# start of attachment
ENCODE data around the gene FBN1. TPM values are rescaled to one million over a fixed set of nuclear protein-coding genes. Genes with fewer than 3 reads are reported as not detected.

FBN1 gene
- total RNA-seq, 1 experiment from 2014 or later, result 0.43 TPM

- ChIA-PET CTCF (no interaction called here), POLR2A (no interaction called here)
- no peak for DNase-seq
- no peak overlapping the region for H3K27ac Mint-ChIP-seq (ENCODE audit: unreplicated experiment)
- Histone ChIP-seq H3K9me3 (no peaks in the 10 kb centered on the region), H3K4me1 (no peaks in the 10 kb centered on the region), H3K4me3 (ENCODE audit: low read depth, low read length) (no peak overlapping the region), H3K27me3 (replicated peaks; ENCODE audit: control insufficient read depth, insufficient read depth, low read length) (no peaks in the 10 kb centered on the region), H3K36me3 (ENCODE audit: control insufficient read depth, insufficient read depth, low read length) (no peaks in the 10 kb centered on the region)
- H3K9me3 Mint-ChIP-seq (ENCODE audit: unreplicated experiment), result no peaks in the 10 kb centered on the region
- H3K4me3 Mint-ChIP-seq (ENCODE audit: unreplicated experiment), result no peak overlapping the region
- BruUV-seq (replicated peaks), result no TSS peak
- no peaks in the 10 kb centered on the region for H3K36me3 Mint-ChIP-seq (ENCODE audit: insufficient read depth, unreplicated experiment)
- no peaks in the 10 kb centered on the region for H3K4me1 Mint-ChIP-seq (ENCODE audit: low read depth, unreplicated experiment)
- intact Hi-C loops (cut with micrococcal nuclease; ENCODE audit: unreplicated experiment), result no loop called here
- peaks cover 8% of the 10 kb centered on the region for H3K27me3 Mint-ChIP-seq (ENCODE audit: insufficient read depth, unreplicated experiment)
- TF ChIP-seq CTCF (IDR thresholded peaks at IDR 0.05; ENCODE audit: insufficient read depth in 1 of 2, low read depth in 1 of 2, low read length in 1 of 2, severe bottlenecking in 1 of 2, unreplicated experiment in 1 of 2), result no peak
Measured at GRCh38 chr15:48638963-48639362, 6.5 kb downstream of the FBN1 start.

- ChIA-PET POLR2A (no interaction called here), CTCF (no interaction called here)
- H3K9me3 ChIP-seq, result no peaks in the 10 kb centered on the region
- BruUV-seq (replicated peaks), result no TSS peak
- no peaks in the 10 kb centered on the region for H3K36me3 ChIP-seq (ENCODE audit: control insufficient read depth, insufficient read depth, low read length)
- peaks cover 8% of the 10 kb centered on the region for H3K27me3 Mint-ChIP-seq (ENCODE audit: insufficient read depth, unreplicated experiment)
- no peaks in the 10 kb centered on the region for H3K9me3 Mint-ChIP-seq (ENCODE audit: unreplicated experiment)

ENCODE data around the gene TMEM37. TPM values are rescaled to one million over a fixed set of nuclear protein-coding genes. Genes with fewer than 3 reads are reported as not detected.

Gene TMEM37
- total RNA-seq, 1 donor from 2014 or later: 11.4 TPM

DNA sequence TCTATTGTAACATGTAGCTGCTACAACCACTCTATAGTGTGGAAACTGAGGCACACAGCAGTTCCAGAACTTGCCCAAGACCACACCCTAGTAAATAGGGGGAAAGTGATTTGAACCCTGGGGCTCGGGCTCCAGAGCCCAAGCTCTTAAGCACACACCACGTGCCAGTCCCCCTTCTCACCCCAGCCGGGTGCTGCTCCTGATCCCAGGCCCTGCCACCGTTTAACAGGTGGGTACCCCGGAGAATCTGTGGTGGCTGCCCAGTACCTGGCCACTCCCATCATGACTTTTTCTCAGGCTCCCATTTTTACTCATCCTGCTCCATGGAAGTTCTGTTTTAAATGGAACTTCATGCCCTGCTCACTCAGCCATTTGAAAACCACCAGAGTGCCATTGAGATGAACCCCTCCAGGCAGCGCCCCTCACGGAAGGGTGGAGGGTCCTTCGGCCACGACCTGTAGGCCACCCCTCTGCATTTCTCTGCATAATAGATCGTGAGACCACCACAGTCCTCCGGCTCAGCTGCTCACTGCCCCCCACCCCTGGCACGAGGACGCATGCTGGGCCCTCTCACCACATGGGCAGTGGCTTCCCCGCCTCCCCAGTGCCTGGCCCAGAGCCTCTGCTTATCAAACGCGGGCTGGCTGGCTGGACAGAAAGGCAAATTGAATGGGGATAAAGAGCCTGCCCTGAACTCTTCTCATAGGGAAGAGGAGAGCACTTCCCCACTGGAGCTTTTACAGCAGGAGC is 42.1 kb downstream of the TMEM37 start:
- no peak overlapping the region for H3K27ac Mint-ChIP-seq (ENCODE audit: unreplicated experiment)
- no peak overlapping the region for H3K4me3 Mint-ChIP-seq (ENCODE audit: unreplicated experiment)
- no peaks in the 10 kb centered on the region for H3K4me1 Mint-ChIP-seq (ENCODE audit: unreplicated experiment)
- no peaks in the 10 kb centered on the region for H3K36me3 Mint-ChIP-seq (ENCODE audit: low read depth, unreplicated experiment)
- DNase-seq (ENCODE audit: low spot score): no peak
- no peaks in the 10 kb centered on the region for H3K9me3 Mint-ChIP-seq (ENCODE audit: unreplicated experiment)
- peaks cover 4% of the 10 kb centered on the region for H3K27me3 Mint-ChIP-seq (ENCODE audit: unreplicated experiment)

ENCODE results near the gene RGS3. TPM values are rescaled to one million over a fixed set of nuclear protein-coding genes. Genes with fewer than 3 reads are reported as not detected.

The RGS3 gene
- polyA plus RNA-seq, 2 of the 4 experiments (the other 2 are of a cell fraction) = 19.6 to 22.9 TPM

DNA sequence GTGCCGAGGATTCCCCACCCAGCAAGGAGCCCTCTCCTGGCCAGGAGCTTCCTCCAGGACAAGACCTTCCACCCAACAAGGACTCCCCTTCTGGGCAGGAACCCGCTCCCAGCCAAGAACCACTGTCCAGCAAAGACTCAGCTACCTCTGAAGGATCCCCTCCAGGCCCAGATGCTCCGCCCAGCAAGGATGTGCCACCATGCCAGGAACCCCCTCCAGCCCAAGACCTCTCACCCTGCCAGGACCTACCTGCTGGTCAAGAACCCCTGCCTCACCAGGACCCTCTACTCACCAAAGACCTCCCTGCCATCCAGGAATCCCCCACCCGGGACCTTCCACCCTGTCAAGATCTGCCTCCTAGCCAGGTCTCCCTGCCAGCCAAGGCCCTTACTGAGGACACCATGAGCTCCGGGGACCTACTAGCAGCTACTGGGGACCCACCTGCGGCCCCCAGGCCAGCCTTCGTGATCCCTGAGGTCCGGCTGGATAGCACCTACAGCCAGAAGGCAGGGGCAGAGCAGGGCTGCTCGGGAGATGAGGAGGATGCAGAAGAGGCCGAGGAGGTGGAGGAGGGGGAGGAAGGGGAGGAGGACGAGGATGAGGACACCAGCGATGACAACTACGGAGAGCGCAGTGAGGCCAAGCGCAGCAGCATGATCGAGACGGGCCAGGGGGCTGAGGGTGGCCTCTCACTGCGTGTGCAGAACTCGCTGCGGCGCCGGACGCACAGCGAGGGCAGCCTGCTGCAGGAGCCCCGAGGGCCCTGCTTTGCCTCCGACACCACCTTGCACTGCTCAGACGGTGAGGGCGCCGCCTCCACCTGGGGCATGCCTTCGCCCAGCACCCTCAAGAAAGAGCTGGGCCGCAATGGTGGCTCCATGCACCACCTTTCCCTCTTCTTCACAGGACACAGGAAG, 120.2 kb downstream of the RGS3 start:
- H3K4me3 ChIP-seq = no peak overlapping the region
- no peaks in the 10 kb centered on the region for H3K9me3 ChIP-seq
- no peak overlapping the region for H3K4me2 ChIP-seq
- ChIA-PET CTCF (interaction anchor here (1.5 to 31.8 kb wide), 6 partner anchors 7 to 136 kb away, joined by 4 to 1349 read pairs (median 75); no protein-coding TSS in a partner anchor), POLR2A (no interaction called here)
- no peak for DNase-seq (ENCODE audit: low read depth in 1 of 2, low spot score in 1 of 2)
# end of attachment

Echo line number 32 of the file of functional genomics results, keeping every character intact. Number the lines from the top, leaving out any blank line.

- no peaks in the 10 kb centered on the region for H3K9me3 Mint-ChIP-seq (ENCODE audit: unreplicated experiment)